“The situation represents an opportunity to [utilize] new and existing alternative and renewable energy resources domestically,” says Tanchuco, citing the introduction of hydrogen fuel cells and investing in more solar, wind, and some biomass energy.
“There [is a] novel renewable electricity potential that exists but still remains [unexplored]—not considered, even,” he opines.
Reassurances from DOE maintaining that the country’s resources are enough to avoid unplanned electricity outages have been met with much skepticism—even without the dream switch to renewable alternatives. Tanchuco, for instance, warns that “the DOE assurance should be taken with caution” because reserve margins of electricity in the Luzon grid remain below 20 percent, or what energy specialists find adequate.
Among other officials, Sen. Sherwin Gatchalian had reminded DOE prior to the shutdown, “We’ve been assured that brownouts will not happen during the summer season and that there’s sufficient supply, yet power interruption still took place from May 31 to June 2.” Fuentebella asserts, however, that the Red Alerts in Luzon earlier this year “boil down to non-compliance” of generation agencies.
In 2019, DOE issued a circular mandating the National Grid Corporation of the Philippines to begin importing power reserves from offshore contractors, to which the grid operator had protested, saying that it is “not the solution to the power supply shortage” and may only increase electricity rates instead of lowering them.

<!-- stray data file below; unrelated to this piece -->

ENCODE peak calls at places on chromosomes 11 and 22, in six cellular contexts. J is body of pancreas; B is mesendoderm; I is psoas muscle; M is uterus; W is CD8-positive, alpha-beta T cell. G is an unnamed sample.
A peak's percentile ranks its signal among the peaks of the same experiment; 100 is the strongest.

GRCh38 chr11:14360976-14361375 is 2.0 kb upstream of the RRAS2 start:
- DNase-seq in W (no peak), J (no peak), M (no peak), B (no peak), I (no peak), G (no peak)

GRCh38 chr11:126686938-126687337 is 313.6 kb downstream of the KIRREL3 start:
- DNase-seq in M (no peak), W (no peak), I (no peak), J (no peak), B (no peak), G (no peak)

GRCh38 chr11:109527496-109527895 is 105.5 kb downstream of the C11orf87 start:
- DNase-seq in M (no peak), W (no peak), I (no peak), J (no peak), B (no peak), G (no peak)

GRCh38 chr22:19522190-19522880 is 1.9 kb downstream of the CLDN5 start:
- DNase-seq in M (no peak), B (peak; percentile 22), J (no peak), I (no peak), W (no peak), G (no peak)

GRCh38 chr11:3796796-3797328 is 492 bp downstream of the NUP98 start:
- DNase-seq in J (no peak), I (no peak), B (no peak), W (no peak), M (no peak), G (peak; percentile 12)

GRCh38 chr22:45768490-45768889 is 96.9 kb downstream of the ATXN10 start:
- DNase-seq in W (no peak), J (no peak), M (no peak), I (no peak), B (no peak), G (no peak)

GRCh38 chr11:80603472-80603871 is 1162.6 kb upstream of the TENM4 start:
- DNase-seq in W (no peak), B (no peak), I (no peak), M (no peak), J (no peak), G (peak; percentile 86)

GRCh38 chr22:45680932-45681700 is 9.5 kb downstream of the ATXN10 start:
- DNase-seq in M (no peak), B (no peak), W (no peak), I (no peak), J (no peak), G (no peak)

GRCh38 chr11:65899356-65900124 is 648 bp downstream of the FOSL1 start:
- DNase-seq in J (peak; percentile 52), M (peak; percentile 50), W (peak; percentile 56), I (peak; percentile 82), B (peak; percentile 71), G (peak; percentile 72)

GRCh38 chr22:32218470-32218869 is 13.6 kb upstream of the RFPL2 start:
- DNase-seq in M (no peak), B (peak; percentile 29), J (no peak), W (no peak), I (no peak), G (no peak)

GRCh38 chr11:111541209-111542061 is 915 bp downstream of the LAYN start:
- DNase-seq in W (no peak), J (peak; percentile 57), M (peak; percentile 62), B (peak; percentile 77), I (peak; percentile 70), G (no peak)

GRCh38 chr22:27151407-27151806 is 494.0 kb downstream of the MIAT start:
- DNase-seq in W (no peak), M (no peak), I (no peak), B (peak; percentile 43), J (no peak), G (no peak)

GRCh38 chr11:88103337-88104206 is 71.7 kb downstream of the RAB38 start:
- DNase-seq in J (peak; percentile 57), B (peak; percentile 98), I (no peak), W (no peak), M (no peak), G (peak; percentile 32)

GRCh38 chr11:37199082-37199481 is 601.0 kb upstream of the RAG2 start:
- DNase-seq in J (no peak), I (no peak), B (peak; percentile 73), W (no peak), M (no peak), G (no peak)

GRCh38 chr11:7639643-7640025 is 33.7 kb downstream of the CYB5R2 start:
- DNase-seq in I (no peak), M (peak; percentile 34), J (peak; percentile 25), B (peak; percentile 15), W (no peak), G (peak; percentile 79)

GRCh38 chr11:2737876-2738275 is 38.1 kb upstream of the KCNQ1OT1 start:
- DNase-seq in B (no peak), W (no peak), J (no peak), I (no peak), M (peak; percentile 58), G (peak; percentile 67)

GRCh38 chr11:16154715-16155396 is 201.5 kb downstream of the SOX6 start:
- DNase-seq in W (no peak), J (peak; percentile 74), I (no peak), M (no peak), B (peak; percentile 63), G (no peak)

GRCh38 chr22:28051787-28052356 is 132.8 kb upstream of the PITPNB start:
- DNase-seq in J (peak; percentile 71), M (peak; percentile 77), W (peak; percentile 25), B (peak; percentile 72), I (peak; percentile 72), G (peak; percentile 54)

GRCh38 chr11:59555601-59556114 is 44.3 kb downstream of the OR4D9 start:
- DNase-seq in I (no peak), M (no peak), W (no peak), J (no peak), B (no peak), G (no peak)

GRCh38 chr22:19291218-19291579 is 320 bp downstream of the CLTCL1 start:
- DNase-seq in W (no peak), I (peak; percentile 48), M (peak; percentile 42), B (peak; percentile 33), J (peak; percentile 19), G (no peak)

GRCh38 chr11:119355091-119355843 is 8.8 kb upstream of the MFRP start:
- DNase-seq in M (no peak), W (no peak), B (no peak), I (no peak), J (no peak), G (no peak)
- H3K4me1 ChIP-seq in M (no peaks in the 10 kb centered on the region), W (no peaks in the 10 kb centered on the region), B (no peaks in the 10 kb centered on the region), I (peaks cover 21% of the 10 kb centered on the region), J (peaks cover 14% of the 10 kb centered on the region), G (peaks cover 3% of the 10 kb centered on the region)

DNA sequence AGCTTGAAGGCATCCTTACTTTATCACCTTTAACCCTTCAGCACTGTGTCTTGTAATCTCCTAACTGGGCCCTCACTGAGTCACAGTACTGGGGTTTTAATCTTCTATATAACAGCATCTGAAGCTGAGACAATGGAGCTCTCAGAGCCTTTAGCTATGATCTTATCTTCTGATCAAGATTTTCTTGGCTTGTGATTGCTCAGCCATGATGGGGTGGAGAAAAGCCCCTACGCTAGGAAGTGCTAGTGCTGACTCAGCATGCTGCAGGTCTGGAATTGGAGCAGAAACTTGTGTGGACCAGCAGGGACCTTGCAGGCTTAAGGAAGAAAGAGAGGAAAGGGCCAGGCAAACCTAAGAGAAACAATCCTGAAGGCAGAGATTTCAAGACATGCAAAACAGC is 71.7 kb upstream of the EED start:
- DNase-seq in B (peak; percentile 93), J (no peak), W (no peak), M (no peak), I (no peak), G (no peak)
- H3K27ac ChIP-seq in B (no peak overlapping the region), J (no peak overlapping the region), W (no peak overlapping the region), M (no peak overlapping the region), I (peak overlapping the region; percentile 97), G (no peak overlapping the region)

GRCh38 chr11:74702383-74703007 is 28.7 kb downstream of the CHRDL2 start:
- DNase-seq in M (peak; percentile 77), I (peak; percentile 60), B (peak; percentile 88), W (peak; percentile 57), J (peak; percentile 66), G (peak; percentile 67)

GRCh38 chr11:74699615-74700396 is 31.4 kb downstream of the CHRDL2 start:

Pandemic-driven global energy crisis
Despite global efforts in shifting to renewable and cleaner sources, a bulk of the world’s energy providers remains dependent on fossil fuels. As such, consumers worldwide suffer from surging electricity prices due to insufficient energy production from oil and gas companies, coupled with the sudden burst of demand from economies recovering from the impact of the COVID-19 pandemic.
In China, numerous factories are forced to close or slow down production because of power outages, thereby affecting the production of manufactured goods. Meanwhile, the European Union is suffering a decline in both fossil fuels and clean energy supply due to slower offshore wind speeds, subsequently hurting its own private sector.
In the Philippine context, Business columnist Ben Kritz notes in a Manila Times article that increasing oil prices directly affect local electricity expenses, considering that about 16 percent of the Philippines’ 2020 power is supplied by oil-based—diesel and bunker oil—generation plants.
The Malampaya issue now opens an avenue for concerned local actors to utilize other possible domestic sources of renewable energy. As Kritz mentions, Filipinos “can perhaps at least avoid being blindsided by the Malampaya supply depletion amid a global energy crisis and take a few mitigating steps.”
Considering that 24 percent of the Philippines’ total energy mix already comes from renewables, now is the right time to boost the transition. For energy specialists, these include exploring the possibility of using renewable and alternative sources of electricity, which remains imperative to secure an adequate energy supply for the upcoming years. After all, every investment in clean energy would provide three to eight times the return.